The word in many quarters is that Putin 2.0 portends an era of tranquil stability for Russia and that investors should not fret over how Russia is run because real stability is on the horizon. Following the announcement that Prime Minister Vladimir Putin will in essence succeed himself, self-interested brokerage houses breathlessly hailed the productive predictability that the next one or two rounds of Putin as president will bring, paving the way for waves of portfolio and direct investment.
With the distracting messiness of determining who will be Russia’s next president behind us, the narrative goes, focusing on risk and stability is for ninnies and worrywarts. Now that it is clear once again where the ruble stops — not that there was ever much doubt — things will be fine. Putin himself is the lead cheerleader of the lobby encouraging everyone to take off their training wheels, so to speak, because there will be little risk under his stable rule.
“We understand very well how important predictability and stability are,” Putin told a group of foreign CEOs shortly after his reanointment.
The nirvana of stability is in the eye of the beholder, though, and there are plenty of definitions of the word “stability.” One vision holds that stability is the situation in which Russia is permitted to prosper unhindered by external influences and is able to travel down its own path without meddling foreigners sticking their noses into domestic affairs.
A domestic policy spin on stability, advanced by United Russia State Duma Deputy Sergei Markov, suggests that it is characterized by “a slow, gradual, step-by-step modernization of current political, social and economic institutions.”
To others, stability equates to stagnation, evoking a stale stench of the Brezhnev era.
For many investors, stability is the knowledge that their krysha, or roof — that is, the protection a business or investment needs to survive and operate — will remain effective for the foreseeable future and at a cost that will not destroy the economics of their investment. Portfolio investors fantasize that a stable Russia will help close the country’s seemingly permanent asset valuation gap with other emerging markets. If investors perceive that there is less risk, assets will be priced more generously.
More broadly, most investors tend to think of stability in terms of the rule of law, the sanctity of contracts and the knowledge that the playing field will not be arbitrarily and summarily changed overnight.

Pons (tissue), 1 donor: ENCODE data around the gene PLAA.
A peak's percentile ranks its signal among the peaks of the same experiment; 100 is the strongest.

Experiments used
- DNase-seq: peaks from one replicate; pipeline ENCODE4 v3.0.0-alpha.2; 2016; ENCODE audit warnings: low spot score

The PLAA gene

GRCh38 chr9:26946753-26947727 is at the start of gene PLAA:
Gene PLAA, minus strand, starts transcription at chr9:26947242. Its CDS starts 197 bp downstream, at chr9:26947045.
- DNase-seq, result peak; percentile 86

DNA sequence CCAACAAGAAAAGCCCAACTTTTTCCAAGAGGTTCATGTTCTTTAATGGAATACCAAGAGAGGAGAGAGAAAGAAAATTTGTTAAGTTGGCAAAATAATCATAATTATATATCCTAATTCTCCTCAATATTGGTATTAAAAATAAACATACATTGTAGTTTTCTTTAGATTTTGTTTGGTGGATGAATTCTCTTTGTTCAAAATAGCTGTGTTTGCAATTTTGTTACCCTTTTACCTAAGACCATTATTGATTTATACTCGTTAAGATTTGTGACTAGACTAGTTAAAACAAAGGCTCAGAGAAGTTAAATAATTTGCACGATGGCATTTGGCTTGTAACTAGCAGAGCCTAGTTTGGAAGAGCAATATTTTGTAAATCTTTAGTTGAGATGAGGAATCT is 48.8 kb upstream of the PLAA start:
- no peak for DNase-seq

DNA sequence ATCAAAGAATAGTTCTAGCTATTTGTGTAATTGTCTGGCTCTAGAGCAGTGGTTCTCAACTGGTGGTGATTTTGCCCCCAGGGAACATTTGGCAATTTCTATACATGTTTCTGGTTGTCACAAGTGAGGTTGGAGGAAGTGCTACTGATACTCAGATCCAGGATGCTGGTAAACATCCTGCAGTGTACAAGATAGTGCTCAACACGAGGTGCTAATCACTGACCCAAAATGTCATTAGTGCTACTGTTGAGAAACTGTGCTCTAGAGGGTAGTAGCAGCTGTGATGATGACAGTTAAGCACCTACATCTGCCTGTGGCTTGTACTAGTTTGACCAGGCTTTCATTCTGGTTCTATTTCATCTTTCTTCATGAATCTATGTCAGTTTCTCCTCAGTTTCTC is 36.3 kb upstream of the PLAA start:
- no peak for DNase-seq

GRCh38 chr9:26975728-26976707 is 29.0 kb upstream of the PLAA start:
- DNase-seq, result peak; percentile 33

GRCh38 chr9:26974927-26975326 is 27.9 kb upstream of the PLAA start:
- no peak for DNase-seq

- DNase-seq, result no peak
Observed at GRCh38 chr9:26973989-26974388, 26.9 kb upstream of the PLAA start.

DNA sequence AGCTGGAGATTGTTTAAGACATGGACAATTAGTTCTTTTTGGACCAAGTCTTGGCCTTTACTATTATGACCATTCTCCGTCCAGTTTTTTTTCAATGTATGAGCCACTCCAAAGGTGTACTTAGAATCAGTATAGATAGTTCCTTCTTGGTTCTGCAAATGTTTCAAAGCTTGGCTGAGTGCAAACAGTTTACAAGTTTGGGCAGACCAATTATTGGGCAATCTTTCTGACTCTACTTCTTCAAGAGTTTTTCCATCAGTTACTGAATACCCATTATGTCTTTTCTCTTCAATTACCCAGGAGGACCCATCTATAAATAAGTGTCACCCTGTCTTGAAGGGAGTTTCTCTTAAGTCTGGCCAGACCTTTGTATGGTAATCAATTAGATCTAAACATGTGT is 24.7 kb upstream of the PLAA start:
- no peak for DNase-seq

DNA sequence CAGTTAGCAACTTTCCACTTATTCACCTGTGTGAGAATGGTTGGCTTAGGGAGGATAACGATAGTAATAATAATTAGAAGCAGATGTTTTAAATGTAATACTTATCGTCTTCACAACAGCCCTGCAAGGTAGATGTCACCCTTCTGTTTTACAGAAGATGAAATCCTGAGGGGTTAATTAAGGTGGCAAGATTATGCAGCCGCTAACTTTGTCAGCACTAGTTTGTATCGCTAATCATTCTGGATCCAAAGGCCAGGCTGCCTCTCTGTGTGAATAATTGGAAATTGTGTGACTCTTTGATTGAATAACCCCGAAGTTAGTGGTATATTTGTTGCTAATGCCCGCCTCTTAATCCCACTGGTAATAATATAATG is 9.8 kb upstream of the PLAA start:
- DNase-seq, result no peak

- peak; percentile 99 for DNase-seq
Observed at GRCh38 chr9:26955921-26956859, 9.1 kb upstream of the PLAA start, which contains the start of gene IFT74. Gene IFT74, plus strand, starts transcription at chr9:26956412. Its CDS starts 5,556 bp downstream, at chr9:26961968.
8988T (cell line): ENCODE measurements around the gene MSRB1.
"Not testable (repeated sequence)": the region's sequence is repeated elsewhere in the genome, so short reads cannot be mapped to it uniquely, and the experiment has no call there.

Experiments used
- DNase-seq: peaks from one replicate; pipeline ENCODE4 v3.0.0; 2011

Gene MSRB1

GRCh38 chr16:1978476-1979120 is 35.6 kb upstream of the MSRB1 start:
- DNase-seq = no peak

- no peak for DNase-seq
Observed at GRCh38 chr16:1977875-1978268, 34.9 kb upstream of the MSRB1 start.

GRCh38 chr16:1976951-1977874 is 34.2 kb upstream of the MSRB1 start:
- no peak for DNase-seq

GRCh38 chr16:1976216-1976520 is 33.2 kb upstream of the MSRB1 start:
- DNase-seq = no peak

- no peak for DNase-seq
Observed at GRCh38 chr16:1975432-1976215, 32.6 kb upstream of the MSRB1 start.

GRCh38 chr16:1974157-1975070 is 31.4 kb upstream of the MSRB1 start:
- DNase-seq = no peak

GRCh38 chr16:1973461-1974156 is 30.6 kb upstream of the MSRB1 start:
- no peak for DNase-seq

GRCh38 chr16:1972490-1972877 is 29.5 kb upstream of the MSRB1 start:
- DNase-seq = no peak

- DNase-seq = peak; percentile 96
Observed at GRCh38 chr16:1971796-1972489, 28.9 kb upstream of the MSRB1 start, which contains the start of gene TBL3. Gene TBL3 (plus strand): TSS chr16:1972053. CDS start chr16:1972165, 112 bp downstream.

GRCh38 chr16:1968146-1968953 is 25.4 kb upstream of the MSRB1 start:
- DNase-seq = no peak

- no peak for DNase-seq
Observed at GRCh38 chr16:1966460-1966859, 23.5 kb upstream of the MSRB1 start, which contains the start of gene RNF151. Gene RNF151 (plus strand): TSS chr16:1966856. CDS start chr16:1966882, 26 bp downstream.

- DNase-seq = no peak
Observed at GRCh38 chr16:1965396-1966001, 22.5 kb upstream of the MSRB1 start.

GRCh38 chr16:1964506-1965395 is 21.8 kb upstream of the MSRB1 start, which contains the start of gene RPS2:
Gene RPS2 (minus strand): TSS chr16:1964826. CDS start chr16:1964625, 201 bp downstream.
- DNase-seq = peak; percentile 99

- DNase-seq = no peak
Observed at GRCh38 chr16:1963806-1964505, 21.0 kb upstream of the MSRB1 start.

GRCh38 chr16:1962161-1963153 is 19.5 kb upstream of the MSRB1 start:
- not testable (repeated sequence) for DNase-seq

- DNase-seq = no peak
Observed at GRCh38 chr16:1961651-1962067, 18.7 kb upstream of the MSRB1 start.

By these measures, the Putin era thus far has not provided much stability. Whether there has been any modernization at all of institutions in Russia is debatable. A krysha is only as permanent as the principal players want it to be. A good example was when energy giant BP found that even Putin was a rickety krysha. Although Putin publicly blessed BP’s grandiose deal with Rosneft in January, it fell apart several months later when a group of oligarchs claimed that they had exclusive rights to partner with BP in Russia.
The terrain is even rockier for smaller investors hoping that the Russian legal infrastructure will be a solid foundation for their efforts. Finally, if the asset valuation gap of Russian assets has not narrowed already, why would it now?
Nevertheless, Putin himself has suggested that his brand of stability is necessary to keep the wheels of Russian civilization from spinning right off. Two or three missteps would be enough to bring back the black misery of the Soviet era, and the even darker 1990s, the argument goes.
This does not exactly inspire confidence in the prospect of stability in Russia. Indeed, the sudden and abrupt departure of Putin from the scene usually tops the list of political risks facing Russia — one that could quickly upend the trumpeted facade of stability. Not even Putin has a krysha to protect himself from death by natural — or other — causes.
More broadly, the so-called power vertical vision of government, which entails the concentration of authority and control in the hands of Putin, is inherently unstable. Imagine a pyramid and then flip the pyramid upside down so that the block that was on top is now supporting the entire structure. What if that block suddenly crumbles?
The critical element that has been overlooked in Putin’s version of stability is that it can only exist on the foundation of solid institutions — that is, diffuse and broad-based organizations, such as institutions of government that develop and implement policy, as well as nongovernmental institutions whose objective is to make sure that government does not overstep its bounds. In the end, stability flows from institutions, not individuals. The pinnacle of the pyramid should be at the top of the pyramid, not the foundation.
Of course, institutions have their own problems. Take, for example, the European Union. They are often run by fickle people who push and pull in different directions and who have myriad sub-agendas that sometimes subvert the good of the whole for the good of a few.
Institutions — from the U.S. Constitution to the Interior Ministry — constantly have to be reassessed, revamped and reformed to ensure that they continue to do what they are supposed to do.
But despite their flaws, institutions are a lot more stable than individuals — even clearly extraordinary individuals like Putin. Unfortunately, it looks like Putin 2.0 will entail Russia becoming all the more dependent on one person. As long as this remains the case, it will only undermine the country’s long-term stability.